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Sales Tax Holiday: What Does It Mean for Ohio?

Research suggests sales-tax free weekend boost business, but some analysts say they are not worth the hype. Credit Thinkretail/Flickr
Research suggests sales-tax free weekend boost business, but some analysts say they are not worth the hype. Credit Thinkretail/Flickr
August 3, 2015

COLUMBUS, Ohio - Expect some crowds at stores in Ohio this upcoming weekend. Friday through Sunday will be a one-time sales tax holiday to help ease the burden of back-to-school shopping. Ohio Tax Commissioner Joe Testa outlines what's included.

"This is sales tax exempt for items of clothing up to $75 per item, school supplies up to $20 per item and instructional materials up to $20 per item," says Testa. "There's no limit to how many items."

That means the purchase of several items up to $75 each will be sales tax exempt. It's the first time the state has held a sales tax holiday and Testa says the hope is to both boost sales and save Ohioans some cash.

Electronic items such as computers and tablets are not eligible for the tax exemption. But Michael Smith, assistant store sales manager with Best Buy in Mayfield, still expects the weekend to bring crowds.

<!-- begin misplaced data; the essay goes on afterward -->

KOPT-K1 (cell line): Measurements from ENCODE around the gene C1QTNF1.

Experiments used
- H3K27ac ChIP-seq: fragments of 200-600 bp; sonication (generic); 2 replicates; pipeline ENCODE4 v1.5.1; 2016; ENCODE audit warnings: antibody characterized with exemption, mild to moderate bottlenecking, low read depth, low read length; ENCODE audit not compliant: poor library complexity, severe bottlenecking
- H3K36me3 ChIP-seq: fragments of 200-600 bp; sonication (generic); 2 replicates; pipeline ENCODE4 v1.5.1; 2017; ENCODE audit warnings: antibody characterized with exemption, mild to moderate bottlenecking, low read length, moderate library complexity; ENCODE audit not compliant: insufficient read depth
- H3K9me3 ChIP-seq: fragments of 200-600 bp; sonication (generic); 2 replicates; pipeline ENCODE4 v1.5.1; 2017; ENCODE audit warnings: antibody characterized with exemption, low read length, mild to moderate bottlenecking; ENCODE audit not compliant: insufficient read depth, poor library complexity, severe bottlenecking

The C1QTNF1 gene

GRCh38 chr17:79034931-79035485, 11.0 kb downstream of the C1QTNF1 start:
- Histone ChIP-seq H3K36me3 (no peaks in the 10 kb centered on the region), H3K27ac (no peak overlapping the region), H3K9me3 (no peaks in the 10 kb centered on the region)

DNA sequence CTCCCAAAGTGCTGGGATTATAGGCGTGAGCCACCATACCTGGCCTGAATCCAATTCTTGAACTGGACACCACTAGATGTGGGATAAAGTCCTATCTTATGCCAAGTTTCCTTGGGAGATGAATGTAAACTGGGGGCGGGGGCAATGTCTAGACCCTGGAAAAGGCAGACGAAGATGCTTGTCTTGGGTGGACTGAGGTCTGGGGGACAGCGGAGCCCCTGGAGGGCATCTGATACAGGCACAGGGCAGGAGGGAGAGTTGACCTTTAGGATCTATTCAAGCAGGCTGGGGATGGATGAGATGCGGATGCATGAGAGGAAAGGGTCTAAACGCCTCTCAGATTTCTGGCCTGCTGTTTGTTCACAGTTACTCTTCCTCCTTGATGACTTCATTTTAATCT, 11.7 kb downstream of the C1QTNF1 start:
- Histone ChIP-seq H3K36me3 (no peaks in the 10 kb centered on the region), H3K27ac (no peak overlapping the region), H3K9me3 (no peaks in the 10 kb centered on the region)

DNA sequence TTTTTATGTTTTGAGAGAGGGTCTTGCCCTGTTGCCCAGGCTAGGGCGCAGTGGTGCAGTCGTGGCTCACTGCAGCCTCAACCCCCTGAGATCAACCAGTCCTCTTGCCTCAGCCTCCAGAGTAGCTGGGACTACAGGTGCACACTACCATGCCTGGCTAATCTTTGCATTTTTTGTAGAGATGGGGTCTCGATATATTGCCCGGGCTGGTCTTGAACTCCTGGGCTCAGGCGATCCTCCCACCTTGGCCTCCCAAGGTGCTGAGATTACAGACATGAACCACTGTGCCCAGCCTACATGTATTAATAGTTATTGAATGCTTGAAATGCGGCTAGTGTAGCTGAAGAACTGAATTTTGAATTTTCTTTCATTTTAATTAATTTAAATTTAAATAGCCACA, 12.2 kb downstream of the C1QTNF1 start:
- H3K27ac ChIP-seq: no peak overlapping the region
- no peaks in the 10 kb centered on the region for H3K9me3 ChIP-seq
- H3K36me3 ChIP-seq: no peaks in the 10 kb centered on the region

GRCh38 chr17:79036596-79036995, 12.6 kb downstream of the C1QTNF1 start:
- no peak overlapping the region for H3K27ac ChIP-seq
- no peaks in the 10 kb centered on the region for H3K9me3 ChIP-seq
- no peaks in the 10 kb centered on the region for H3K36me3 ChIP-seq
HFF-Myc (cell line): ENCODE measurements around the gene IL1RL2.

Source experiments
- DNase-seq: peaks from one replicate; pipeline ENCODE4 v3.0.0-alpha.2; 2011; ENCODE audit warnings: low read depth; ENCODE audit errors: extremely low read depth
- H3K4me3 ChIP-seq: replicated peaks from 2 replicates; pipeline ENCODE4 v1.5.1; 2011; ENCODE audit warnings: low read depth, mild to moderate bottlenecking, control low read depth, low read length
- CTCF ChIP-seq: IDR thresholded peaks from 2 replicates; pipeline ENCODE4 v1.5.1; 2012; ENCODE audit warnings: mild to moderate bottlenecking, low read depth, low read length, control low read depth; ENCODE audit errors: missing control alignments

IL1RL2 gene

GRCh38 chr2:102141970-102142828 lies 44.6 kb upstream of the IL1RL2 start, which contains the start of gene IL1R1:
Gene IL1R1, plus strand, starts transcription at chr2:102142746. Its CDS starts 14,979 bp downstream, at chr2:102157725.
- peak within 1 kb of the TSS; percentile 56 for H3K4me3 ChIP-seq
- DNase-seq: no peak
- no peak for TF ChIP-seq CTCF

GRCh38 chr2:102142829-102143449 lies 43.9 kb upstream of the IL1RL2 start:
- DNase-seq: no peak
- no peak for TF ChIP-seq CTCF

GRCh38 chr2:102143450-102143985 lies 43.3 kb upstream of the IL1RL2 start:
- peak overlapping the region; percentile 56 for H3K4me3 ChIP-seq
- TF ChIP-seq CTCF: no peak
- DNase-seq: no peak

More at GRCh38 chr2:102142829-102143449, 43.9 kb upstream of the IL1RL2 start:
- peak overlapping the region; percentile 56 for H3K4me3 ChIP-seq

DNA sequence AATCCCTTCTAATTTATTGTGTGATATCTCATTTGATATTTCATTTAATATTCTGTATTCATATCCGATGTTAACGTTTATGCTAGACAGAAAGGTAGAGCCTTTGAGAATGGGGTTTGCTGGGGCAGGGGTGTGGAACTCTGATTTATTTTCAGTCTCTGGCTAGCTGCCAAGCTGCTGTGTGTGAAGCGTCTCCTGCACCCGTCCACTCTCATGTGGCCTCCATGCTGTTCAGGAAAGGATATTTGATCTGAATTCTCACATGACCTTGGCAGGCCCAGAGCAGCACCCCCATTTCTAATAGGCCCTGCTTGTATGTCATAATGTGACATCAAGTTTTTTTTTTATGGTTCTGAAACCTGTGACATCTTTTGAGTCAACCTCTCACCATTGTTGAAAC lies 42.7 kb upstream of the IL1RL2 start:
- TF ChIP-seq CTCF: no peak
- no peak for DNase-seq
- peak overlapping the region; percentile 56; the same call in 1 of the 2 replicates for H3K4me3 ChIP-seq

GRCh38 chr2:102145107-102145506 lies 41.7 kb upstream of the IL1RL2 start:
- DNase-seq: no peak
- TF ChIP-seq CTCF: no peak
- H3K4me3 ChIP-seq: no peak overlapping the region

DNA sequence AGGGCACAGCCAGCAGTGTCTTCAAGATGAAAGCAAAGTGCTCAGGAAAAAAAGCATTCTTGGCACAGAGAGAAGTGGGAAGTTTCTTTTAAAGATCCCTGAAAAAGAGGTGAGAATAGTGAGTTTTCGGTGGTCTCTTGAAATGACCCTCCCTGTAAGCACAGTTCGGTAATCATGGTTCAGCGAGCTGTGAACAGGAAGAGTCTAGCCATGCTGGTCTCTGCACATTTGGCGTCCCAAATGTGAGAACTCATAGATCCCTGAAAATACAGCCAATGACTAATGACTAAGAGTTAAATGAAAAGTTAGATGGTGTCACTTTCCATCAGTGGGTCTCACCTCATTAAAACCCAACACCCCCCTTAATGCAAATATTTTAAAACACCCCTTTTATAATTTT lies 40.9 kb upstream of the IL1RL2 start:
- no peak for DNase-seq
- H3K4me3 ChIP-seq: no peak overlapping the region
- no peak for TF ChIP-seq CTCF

"I'm sure it's going to drive a plethora of customers out into the marketplace for all different types of retailers," says Smith. "It's really going to help boost that economy."

Over a dozen other states have similar sales tax holidays in place, and there is debate over the benefits. Tax policy expert Cara Griffith, editor and chief with Tax Analysts, says there is some advantage for consumers, but after the spike in sales, retailers may see less spending.

"From an actual revenue standpoint, businesses might see more revenue; states are certainly going to take a revenue loss in terms of the taxes they would have received," says Griffith. "But at the end of the day the real benefit of these are they are incredibly politically popular because it sounds like you are doing a really good thing for consumers."

Research from the
University of Cincinnati Economics Center estimates an almost five percent boost in sales during a sales tax holiday, with average families saving about $38. But according to the Institute on Taxation and Economic Policy, sales tax holidays cost states about $300 million annually.

Mary Kuhlman, Public News Service - OH